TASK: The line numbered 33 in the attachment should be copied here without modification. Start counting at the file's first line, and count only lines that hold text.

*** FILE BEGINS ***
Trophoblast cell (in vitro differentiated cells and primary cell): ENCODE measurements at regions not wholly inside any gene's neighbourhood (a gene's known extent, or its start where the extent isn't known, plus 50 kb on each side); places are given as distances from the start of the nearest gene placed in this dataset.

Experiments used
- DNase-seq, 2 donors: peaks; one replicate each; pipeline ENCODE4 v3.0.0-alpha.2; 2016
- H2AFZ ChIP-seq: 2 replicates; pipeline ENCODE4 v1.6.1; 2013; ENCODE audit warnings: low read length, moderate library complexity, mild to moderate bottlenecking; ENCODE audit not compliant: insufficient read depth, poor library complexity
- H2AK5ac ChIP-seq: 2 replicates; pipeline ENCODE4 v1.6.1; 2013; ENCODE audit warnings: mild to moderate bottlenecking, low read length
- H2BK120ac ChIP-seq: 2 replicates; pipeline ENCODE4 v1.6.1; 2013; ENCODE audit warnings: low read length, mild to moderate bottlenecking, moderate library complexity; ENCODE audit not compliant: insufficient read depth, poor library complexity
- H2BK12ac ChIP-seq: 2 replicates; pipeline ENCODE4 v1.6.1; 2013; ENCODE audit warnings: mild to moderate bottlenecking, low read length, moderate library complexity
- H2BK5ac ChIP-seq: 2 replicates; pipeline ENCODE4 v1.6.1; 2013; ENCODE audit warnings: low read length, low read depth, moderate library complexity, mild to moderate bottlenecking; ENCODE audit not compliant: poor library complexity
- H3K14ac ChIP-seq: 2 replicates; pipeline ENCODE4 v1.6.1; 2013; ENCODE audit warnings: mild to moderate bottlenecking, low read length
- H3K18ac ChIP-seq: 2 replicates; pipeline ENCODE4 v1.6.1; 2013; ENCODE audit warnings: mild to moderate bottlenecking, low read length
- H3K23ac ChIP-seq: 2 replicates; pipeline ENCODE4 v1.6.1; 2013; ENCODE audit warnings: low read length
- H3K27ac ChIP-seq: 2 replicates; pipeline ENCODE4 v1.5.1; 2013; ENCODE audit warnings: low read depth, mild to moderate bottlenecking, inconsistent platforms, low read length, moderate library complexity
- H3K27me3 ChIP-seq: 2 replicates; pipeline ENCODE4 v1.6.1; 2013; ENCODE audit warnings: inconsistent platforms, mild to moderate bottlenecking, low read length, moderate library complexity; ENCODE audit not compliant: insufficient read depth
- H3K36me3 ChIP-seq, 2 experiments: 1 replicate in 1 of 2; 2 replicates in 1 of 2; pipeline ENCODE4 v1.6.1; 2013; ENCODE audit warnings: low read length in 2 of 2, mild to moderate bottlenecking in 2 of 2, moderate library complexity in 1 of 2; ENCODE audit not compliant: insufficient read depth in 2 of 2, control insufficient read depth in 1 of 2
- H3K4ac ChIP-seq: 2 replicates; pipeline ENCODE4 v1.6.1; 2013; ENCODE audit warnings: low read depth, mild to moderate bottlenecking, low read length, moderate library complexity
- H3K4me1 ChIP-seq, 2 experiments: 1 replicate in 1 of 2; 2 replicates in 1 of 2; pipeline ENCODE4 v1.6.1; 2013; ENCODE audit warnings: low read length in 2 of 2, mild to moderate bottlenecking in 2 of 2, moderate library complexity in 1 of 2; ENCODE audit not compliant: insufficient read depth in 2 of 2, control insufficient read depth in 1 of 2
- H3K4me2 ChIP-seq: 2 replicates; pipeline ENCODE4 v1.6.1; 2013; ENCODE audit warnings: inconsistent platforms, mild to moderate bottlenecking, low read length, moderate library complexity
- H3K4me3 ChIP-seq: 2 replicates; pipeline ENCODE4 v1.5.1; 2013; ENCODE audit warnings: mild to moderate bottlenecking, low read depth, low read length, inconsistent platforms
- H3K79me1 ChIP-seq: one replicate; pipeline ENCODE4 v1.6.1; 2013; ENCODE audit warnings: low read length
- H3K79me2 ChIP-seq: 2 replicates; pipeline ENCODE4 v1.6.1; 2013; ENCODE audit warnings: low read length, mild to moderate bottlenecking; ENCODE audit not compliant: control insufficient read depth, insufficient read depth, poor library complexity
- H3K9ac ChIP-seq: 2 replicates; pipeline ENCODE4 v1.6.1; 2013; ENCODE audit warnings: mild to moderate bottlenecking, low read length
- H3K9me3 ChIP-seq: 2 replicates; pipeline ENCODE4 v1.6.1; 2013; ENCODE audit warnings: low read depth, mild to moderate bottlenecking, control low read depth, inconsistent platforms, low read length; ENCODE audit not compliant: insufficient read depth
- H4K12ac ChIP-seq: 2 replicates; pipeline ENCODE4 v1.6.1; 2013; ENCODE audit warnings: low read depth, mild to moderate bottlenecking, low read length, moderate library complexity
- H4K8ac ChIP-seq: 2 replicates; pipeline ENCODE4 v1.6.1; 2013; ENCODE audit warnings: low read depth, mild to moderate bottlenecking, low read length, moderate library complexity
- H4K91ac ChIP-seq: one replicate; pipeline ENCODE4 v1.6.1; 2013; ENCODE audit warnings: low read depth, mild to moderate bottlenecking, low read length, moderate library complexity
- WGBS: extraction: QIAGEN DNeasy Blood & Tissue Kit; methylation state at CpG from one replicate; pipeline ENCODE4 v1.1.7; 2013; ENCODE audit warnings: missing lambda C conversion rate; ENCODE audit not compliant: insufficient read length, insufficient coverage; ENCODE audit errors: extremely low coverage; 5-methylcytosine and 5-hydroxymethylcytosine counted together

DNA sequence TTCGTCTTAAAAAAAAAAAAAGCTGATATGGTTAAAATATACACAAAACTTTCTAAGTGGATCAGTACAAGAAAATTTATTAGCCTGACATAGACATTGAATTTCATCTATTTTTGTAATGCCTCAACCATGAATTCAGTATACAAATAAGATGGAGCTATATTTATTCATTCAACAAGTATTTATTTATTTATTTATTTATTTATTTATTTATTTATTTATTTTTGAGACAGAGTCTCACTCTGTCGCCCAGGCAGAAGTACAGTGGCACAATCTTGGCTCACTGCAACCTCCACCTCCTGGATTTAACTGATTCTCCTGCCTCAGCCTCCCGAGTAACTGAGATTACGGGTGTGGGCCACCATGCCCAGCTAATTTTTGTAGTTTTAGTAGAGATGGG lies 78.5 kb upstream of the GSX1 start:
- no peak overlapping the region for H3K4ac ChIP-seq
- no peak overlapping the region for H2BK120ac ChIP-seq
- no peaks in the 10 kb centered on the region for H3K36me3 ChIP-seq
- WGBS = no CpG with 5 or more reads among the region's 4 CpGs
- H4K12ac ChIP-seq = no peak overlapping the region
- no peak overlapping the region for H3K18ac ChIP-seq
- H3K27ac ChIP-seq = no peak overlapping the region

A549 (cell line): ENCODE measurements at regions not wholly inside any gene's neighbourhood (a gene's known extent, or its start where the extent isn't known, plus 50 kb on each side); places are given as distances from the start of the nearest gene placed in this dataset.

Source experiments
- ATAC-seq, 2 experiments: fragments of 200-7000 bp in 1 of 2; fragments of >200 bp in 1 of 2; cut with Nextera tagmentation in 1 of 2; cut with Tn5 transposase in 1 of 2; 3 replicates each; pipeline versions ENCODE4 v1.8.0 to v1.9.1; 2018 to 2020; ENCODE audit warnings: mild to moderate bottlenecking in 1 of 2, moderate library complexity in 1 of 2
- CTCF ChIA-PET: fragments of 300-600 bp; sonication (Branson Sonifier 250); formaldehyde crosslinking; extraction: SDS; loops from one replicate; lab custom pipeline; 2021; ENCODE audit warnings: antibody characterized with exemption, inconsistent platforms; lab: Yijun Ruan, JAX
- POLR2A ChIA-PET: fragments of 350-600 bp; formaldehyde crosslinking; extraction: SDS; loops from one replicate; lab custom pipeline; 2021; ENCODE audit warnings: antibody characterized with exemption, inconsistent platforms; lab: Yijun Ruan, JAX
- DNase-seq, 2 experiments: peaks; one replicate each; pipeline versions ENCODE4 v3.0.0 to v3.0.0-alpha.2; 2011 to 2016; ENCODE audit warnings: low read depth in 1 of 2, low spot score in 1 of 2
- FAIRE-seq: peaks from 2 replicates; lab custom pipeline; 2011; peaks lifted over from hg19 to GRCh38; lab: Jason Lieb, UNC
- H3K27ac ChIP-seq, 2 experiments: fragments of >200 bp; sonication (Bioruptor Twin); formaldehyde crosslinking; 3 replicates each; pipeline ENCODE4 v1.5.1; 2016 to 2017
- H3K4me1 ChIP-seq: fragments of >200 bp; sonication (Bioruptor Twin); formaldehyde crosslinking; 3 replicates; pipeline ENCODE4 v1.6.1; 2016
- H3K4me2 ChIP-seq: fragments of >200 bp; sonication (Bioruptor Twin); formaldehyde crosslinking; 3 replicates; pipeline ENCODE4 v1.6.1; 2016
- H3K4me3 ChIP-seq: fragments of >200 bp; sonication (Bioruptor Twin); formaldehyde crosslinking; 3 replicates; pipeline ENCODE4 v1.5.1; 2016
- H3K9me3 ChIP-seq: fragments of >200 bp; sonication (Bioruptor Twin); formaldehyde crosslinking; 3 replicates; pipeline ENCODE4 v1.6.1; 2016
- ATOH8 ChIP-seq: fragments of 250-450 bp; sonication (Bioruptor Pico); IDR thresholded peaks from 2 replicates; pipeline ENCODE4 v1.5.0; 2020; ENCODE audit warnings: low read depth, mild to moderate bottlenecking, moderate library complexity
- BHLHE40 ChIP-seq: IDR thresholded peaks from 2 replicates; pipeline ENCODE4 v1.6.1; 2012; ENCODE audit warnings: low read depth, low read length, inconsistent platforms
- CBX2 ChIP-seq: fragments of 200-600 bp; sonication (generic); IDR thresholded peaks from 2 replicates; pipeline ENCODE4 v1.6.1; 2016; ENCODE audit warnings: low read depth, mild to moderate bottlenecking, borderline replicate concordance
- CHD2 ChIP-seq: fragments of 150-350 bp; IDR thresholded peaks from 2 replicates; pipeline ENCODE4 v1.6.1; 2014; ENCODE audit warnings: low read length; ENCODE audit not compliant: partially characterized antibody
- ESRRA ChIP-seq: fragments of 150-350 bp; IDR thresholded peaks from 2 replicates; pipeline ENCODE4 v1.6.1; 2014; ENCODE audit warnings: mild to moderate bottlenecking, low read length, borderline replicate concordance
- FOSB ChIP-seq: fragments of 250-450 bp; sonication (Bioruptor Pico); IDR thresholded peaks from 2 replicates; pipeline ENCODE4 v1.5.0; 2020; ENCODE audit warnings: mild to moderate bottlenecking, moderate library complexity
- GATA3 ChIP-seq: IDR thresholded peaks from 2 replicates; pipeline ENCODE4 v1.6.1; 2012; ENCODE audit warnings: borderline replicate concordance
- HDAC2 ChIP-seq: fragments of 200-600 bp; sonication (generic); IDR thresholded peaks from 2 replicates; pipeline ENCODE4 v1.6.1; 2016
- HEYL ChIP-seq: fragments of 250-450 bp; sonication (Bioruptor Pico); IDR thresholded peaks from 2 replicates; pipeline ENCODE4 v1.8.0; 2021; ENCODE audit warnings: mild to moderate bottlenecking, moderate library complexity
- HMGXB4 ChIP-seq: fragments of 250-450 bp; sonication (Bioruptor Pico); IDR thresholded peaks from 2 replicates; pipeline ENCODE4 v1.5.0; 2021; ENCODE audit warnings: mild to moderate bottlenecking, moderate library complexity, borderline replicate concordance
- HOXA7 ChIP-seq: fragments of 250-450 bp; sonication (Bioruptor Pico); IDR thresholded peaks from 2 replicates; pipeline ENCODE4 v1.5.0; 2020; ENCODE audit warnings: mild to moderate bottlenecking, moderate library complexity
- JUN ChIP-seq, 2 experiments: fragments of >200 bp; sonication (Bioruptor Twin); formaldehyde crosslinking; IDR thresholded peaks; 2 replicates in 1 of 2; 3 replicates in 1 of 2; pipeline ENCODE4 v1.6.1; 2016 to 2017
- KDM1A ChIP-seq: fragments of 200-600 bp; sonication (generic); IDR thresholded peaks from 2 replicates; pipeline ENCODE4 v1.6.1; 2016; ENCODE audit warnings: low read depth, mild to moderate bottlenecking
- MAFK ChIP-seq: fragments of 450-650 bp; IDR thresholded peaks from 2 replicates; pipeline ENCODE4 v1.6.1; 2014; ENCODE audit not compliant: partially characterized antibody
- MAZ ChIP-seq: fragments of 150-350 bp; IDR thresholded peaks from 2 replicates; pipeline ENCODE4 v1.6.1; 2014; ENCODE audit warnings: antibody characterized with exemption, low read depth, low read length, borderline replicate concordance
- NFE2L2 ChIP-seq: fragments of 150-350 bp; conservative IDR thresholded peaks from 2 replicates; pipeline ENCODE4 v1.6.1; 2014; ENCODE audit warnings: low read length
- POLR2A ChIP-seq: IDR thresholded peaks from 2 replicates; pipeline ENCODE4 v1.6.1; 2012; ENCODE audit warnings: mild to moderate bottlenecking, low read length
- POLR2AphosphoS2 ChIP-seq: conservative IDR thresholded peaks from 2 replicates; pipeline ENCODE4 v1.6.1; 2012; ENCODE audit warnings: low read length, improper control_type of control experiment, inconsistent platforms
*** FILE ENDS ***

- no peak overlapping the region for H3K18ac ChIP-seq